The Oklahoma solicitor general is pushing back on a legal challenge that claims the recent accreditation penalties against two school districts are proof that a law meant to limit classroom instruction on race and gender is unconstitutional.
In a filing submitted late Wednesday night to U.S. District Court for the Western District of Oklahoma, Oklahoma Solicitor General Zach West argued that the State Board of Education’s July decision to downgrade the accreditation status of Tulsa Public Schools and Mustang Public Schools due to alleged violations of House Bill 1775 is insufficient proof that the law is unconstitutionally vague or limits protected speech in the classroom.
West wrote that “individual enforcement actions, no matter how hotly disputed, cannot show that the law is incapable of proper application more broadly.”
Filed in October by attorneys from the American Civil Liberties Union and the Lawyers Committee for Civil Rights Under the Law on behalf of multiple organizations plus individual teachers and students from Edmond and Oklahoma City Millwood public schools, the federal lawsuit claims that HB 1775 violates both the First and 14th amendments, is unconstitutionally vague, overbroad and racially discriminatory, and has had a chilling effect on lesson plans.
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Along with an injunction to block the law’s enforcement, the suit seeks to have HB 1775 declared unconstitutional. However, as of the close of business Friday, no hearings had been scheduled.
Passed in 2021, HB 1775 bans teaching that one race or gender is inherently superior. It also prohibits causing a student to feel guilty or uncomfortable because of their race or gender, as well as teaching that anyone is inherently racist, sexist or oppressive, whether consciously or otherwise.
The text of the measure does not include the phrase “critical race theory.” However, many have construed its provisions as a ban on the concept, which argues that many key pillars of American society, including the judicial system and the economy, have been shaped in ways to benefit whites at the expense of minorities.
In the original suit, the attorneys noted that several school districts have removed multiple books by women and minority authors from their curriculum for fear of running afoul of HB 1775. Those books include Harper Lee’s “To Kill a Mockingbird,” Maya Angelou’s “I Know Why the Caged Bird Sings” and Lorraine Hansberry’s “A Raisin in the Sun.”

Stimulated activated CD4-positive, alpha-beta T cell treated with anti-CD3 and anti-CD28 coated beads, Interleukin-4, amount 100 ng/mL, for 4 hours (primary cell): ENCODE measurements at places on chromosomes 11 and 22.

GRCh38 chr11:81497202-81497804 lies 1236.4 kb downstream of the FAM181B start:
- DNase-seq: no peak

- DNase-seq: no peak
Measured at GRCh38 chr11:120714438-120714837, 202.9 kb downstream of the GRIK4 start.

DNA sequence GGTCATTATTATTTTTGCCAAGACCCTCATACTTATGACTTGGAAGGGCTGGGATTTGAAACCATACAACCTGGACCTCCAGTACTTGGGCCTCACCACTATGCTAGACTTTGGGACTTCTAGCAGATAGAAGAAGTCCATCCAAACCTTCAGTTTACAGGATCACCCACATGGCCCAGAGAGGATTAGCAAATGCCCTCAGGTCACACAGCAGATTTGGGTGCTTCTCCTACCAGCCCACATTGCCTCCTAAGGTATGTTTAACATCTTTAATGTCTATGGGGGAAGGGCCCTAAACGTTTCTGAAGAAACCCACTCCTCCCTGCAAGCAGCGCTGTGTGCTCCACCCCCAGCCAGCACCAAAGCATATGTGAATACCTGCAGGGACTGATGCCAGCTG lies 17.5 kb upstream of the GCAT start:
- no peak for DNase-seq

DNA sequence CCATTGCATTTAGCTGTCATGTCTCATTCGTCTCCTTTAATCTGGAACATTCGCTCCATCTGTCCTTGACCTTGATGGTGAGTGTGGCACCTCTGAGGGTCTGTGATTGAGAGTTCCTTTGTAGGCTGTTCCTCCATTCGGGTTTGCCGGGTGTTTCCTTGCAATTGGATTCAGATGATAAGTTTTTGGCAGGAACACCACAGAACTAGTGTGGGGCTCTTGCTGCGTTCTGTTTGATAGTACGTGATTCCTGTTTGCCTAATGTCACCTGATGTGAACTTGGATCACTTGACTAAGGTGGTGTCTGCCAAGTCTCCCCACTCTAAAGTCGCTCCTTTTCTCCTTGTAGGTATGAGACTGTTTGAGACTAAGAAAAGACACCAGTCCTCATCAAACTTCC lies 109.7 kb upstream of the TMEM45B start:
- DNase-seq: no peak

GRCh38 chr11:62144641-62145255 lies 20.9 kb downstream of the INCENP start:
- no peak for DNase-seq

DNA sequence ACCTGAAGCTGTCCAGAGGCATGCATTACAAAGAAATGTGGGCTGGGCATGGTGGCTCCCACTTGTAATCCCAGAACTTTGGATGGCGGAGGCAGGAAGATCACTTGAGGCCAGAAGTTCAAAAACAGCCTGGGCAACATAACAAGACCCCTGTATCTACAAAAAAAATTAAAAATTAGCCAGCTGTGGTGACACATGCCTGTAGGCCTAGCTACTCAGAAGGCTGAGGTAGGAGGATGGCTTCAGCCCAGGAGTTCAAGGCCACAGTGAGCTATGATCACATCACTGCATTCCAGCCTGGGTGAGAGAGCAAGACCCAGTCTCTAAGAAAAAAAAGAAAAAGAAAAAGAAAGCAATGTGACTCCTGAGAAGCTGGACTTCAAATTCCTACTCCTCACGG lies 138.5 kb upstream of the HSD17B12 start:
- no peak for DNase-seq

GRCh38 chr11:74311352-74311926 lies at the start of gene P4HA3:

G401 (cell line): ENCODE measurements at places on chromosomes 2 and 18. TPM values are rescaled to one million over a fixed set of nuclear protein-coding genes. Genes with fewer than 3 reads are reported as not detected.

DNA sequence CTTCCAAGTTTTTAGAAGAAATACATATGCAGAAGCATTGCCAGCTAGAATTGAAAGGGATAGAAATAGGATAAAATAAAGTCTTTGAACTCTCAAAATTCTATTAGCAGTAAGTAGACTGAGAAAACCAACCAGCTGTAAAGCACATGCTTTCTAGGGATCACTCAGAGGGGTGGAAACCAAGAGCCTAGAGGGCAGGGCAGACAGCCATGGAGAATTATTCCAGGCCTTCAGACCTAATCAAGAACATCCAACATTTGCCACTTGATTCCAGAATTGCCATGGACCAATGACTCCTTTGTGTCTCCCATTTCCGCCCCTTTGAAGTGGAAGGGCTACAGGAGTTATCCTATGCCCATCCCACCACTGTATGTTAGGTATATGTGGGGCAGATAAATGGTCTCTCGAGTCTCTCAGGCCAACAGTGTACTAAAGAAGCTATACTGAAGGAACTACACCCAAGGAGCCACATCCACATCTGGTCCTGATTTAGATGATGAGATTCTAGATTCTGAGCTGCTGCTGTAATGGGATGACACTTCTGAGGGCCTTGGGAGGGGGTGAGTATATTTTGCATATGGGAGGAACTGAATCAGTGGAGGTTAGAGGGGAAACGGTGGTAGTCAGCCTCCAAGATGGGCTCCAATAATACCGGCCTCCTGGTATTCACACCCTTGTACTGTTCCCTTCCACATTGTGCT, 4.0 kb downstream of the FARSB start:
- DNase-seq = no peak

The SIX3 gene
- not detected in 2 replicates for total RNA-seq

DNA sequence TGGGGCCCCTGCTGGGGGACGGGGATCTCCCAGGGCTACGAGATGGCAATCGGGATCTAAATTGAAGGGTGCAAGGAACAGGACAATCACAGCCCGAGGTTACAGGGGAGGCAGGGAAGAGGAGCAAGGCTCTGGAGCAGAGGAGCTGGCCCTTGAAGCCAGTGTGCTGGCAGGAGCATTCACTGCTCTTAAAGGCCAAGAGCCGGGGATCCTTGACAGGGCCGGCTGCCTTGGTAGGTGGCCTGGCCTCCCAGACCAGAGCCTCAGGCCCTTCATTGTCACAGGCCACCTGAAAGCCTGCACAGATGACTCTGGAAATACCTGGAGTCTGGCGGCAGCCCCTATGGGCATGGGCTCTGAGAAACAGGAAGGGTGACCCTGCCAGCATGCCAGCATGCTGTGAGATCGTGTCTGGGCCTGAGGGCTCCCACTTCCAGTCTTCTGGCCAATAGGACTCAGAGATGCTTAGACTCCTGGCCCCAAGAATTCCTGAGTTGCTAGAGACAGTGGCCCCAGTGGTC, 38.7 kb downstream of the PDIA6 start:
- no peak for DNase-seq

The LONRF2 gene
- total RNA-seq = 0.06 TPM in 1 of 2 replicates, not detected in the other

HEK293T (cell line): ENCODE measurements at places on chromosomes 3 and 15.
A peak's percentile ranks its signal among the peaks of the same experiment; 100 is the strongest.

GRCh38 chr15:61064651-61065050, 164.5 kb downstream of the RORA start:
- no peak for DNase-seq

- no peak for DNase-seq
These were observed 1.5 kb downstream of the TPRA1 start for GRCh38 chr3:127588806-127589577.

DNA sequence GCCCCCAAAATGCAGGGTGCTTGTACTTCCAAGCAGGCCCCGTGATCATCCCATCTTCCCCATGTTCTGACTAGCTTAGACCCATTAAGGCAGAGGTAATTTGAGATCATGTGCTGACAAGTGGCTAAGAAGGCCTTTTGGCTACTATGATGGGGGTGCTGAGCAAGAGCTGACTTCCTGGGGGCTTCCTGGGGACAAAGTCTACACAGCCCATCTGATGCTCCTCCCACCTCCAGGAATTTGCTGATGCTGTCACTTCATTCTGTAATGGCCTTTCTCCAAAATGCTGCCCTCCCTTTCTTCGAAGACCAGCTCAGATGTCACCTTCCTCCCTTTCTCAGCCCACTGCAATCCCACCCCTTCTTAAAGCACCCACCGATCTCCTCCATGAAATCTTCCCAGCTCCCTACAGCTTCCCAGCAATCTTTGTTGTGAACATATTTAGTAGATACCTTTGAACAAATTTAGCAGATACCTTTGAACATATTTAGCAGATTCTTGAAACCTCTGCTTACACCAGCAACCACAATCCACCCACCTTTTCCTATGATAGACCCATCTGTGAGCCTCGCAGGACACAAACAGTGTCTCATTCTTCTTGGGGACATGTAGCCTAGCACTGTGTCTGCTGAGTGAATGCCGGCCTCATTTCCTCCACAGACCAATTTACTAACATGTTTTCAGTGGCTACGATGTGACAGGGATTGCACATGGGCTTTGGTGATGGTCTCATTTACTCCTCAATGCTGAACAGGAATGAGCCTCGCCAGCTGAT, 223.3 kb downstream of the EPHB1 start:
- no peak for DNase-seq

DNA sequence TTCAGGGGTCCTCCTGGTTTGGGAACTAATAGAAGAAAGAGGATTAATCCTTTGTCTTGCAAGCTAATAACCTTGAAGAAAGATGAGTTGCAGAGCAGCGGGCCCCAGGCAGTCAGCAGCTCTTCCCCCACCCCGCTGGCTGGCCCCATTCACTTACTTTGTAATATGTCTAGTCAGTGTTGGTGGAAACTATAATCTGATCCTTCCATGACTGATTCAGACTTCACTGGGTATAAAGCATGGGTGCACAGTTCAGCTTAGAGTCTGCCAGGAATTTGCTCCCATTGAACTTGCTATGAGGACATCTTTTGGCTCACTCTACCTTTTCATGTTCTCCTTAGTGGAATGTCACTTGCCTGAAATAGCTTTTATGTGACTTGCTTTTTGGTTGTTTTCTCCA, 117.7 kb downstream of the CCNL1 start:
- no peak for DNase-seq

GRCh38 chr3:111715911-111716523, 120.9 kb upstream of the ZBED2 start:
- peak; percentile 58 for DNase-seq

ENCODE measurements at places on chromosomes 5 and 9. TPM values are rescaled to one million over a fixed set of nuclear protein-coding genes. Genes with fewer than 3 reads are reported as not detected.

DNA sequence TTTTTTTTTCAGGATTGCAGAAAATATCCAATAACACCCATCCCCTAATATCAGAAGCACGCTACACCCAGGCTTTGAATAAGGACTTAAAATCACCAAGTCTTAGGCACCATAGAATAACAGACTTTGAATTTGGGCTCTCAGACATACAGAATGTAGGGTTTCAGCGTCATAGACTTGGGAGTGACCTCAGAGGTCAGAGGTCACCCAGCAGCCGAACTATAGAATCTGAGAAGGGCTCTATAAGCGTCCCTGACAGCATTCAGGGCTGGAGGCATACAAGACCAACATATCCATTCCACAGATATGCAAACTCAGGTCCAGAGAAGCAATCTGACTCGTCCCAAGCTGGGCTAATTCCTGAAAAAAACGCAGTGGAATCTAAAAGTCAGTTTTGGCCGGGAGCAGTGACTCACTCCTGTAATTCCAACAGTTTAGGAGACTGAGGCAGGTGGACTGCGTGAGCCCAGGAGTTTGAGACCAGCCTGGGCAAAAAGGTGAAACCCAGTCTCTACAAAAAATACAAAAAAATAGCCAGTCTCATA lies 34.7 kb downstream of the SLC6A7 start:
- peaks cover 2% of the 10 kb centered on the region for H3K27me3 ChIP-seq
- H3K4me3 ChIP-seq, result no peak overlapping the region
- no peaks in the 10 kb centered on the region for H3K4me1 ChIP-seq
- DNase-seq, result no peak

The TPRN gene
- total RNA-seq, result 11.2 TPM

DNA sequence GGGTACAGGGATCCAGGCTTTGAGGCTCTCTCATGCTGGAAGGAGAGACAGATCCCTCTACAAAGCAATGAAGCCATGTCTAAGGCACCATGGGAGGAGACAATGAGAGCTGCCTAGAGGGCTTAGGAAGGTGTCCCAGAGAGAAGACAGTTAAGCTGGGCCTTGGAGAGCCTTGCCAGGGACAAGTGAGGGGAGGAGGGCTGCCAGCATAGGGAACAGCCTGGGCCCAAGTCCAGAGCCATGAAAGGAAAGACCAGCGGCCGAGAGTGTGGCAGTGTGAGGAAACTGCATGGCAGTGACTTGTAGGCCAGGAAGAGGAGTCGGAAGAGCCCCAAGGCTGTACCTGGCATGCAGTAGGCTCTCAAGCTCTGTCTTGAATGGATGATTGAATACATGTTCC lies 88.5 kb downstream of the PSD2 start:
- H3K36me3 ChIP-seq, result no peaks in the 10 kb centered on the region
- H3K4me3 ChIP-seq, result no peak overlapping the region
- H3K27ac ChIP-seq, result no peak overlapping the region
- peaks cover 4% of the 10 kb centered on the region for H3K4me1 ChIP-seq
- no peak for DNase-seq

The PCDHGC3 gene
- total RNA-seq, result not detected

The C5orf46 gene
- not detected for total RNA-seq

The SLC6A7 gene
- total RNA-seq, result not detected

The lawsuit also claims that school districts have told teachers to avoid certain discussion topics and phrases, including “white privilege” and “diversity,” in their classes in order to comply with the new law.
ACLU attorneys filed a supplemental submission in August, primarily focusing on the disciplinary actions taken against Tulsa Public Schools by the Oklahoma State Board of Education over a professional development session on implicit bias.
Along with asking teachers to be cognizant of their own backgrounds and how that could shape their perceptions, the course also touched on nationwide suspension statistics and noted that racial bias is implicated as a contributing factor for disproportionately higher suspension rates among Black, Hispanic and Alaska Native students.
The slides from that August 2021 training session offered by TPS were entered into the record under seal as an exhibit Wednesday by West on behalf of the named defendants, which include state Superintendent Joy Hofmeister, the members of the State Board of Education, Gov. Kevin Stitt, Attorney General John O’Connor, the members of the Oklahoma State Regents for Higher Education and the members of the Board of Regents for the University of Oklahoma.
“There is no constitutional right to teach or learn about implicit bias or subconscious racism in public schools,” West wrote. “Plaintiffs point out that the Department (of Education) ‘does not contend that any of the statements in the training materials are untrue,’ … but it is not the Department’s role to determine truth or untruth but rather to determine whether the statements are in conflict with the law.”